Sleep disorders are a part of more than 40 million American's lives. It is estimated that 60 percent of adults have sleep problems at least a few nights a week and as a result more than 40 percent of adults experience mild to severe daytime sleepiness. Children also experience sleep troubles, with 69 percent of kids presenting problems several nights a week. There are many variations of sleep disorders, including parasomnias. A parasomnia is a disturbance in the sleep cycle that is characterized by physiological states and behaviors usually only presented in the waking state. Parasomnias have been noted as more frequent in children than adults and are often associated with stress and depression in addition to biological factors. Many parasomnias can have serious consequences; the sleeper can potentially injure a bedmate or themselves, prevent others from sleeping, and even wake themselves up. Examples of parasomnias include sleepwalking, sleep terrors, and sleeptalking.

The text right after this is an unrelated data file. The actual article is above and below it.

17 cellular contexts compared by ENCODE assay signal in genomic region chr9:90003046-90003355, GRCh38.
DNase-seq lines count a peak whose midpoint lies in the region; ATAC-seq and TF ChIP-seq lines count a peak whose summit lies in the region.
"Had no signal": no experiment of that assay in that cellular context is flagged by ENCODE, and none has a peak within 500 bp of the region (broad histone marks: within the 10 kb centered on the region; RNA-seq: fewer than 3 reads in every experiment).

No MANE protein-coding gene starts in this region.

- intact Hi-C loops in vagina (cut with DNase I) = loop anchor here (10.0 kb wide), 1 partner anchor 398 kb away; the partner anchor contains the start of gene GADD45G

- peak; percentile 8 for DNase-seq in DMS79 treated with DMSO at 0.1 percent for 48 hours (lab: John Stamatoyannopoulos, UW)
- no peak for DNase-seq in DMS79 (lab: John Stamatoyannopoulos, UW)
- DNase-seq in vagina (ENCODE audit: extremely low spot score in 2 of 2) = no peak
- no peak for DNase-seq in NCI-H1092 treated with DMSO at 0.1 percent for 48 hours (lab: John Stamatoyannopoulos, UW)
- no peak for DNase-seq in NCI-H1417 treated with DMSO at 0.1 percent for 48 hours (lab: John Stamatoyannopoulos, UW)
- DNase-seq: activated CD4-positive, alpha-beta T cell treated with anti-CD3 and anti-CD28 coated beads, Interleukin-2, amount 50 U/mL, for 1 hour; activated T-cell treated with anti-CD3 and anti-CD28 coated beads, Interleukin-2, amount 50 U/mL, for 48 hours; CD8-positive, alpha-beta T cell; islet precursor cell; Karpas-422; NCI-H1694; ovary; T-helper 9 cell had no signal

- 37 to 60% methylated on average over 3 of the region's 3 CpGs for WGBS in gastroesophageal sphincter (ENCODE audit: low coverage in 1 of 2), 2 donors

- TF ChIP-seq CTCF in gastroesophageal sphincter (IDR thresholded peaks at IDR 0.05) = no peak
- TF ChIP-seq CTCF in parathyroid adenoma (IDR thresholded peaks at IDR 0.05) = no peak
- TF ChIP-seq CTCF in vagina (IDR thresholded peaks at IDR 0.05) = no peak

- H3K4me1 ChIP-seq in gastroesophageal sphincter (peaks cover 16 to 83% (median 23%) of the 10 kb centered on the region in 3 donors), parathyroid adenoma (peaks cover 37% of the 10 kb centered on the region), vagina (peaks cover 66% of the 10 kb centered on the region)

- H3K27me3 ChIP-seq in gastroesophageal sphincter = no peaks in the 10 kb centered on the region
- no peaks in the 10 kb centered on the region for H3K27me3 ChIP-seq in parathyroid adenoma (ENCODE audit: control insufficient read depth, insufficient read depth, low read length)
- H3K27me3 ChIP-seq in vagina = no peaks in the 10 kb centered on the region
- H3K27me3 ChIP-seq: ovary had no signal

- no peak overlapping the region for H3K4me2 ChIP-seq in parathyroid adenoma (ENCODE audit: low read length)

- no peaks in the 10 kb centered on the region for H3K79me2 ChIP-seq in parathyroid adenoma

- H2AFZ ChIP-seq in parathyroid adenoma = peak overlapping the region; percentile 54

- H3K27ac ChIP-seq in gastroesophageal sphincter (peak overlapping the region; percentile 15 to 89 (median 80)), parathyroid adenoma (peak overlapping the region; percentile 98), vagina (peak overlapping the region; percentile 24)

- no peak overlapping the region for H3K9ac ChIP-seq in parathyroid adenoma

Sleepwalking, or somnambulism, happens during Stage 4 sleep and is a partial arousal in which the person is not in full consciousness. A sleepwalker might roam the building, change clothes, eat and even go to the bathroom. On rare occasions it has been reported that a sleepwalker drove during sleep. After most episodes of sleepwalking, the sleeper generally does not remember their actions.
Sleep terrors also occur during Stage 4 sleep. Sleep terrors are characterized by a piercing scream and extreme panic. The sleeper usually springs up with eyes open, sweating, rapid breathing, and heart rate raised to two or more times the norm. After about 5 to 15 minutes the person falls back to sleep. As many as 5 percent of children suffer from sleep terrors, and the rate decreases to only 1 percent in adulthood. Sleep terrors in adolescence are not necessarily alarming, however if episodes continue into adulthood a serious problem could be the cause. In adults,...
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